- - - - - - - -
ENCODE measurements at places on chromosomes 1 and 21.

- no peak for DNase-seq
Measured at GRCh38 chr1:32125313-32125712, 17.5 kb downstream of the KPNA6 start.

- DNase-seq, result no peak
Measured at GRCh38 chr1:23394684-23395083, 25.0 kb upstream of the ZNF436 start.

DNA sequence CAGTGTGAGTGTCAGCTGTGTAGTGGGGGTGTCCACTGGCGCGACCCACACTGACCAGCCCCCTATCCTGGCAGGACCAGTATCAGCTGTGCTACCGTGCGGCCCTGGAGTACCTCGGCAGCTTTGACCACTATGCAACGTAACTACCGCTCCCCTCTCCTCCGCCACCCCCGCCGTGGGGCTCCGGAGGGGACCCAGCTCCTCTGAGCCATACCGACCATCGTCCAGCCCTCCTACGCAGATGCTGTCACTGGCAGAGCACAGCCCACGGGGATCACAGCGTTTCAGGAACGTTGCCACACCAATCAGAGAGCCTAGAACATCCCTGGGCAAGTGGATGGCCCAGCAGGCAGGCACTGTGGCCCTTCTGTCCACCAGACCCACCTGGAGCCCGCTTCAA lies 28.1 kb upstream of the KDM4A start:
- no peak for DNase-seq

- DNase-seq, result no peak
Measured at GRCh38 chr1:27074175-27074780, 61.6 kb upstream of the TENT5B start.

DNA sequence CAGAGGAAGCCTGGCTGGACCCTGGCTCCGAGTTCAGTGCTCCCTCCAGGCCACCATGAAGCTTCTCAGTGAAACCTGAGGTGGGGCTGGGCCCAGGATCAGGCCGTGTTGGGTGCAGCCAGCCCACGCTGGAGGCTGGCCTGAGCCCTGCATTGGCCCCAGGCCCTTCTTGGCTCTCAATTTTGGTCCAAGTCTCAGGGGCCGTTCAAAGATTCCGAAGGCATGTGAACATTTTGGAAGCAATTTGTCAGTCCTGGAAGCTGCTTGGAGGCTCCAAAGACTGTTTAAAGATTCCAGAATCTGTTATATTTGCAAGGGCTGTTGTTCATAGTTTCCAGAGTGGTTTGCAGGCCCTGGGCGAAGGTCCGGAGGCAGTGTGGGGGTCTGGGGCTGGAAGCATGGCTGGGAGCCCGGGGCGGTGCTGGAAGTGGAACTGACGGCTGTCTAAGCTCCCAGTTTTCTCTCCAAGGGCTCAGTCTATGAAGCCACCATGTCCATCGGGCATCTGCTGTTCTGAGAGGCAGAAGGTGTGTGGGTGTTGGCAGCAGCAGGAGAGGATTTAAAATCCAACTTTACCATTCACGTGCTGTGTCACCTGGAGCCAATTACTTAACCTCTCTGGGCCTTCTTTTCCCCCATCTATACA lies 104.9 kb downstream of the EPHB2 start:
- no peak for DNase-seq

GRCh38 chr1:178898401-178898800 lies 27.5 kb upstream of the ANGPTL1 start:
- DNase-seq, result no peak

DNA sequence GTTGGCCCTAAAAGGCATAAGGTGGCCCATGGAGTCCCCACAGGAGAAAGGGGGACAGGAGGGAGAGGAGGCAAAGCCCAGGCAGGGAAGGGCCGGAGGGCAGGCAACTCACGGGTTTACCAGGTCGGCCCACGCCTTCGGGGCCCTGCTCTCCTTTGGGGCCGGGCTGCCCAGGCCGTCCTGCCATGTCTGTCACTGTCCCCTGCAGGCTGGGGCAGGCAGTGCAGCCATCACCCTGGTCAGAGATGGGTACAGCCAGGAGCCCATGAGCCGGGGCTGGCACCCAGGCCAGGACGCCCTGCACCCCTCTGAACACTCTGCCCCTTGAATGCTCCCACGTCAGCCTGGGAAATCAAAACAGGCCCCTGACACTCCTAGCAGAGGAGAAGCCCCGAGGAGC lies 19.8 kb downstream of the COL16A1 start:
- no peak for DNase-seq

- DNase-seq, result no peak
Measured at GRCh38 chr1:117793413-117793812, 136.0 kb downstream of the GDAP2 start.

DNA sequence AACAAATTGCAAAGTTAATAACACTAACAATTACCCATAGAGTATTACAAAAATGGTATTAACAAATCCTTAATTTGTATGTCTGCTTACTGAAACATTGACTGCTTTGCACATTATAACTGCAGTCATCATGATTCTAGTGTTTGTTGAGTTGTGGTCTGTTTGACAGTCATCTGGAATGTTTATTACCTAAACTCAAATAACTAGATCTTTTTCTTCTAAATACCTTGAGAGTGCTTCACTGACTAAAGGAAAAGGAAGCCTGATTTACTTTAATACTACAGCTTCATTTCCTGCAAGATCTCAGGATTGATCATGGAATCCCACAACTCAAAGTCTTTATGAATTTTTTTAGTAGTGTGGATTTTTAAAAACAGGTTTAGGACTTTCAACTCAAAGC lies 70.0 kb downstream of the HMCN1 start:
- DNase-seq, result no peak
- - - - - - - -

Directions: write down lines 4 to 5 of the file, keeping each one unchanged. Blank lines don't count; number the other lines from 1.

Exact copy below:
- DNase-seq, result no peak
Measured at GRCh38 chr1:23394684-23395083, 25.0 kb upstream of the ZNF436 start.